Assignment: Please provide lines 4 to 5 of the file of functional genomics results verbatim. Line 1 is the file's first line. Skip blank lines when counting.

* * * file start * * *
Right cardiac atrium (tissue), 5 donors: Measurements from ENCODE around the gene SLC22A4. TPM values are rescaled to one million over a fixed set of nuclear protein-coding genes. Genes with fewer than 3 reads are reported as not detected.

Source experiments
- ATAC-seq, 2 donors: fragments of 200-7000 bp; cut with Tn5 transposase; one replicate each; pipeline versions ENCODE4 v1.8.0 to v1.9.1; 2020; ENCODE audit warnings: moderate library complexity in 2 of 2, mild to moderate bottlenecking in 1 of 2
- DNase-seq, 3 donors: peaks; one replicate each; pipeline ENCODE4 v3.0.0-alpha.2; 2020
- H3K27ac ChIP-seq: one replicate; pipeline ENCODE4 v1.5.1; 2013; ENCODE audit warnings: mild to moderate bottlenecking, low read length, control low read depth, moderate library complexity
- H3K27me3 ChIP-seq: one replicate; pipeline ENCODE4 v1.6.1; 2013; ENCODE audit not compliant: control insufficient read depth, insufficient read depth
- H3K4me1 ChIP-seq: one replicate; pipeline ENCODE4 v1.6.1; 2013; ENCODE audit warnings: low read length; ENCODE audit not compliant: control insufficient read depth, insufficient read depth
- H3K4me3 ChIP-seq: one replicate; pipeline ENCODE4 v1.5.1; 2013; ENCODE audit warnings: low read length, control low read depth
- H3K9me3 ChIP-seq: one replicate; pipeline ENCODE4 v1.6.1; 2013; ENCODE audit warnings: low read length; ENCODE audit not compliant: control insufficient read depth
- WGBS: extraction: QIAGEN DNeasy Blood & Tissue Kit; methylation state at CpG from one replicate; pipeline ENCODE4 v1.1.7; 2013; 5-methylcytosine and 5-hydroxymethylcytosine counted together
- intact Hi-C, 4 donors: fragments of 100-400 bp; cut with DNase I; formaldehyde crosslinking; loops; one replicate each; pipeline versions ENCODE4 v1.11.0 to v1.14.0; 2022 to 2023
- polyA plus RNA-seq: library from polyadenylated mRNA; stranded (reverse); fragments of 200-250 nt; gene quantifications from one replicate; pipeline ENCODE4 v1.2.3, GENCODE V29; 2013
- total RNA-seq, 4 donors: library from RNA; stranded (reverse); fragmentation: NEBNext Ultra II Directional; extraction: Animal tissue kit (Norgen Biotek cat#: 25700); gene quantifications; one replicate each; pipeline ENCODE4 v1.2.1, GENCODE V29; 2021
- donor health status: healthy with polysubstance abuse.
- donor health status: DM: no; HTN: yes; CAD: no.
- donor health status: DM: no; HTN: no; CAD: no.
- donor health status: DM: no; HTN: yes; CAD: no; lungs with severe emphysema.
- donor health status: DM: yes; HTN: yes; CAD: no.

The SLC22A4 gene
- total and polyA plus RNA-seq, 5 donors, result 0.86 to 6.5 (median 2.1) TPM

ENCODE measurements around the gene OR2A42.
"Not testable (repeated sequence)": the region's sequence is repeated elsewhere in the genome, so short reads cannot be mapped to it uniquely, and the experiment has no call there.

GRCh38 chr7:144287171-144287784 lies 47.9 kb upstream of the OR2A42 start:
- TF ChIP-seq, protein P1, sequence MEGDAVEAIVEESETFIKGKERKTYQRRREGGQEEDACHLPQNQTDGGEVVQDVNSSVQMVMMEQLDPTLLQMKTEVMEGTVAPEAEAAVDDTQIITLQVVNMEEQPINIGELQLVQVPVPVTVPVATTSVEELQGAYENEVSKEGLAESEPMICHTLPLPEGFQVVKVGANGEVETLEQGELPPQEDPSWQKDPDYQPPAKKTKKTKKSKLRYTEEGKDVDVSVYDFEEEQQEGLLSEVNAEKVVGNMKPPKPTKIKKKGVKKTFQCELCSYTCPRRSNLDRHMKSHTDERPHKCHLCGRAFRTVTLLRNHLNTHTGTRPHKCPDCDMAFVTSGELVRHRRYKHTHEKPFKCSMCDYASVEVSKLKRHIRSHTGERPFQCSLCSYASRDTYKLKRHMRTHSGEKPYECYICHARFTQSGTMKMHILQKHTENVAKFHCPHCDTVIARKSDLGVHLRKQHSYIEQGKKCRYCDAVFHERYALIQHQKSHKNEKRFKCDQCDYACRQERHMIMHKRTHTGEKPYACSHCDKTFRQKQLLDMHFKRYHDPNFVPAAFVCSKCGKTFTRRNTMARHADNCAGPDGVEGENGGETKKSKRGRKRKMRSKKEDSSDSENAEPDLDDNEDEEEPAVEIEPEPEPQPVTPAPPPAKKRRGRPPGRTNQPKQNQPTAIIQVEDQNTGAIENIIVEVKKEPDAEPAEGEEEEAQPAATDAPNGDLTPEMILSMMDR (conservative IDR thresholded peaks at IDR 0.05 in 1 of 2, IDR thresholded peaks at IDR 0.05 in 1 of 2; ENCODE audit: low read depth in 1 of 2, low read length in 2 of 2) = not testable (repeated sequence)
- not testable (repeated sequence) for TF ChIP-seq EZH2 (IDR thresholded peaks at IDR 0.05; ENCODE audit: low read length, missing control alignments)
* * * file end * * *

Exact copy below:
- DNase-seq, 3 donors: peaks; one replicate each; pipeline ENCODE4 v3.0.0-alpha.2; 2020
- H3K27ac ChIP-seq: one replicate; pipeline ENCODE4 v1.5.1; 2013; ENCODE audit warnings: mild to moderate bottlenecking, low read length, control low read depth, moderate library complexity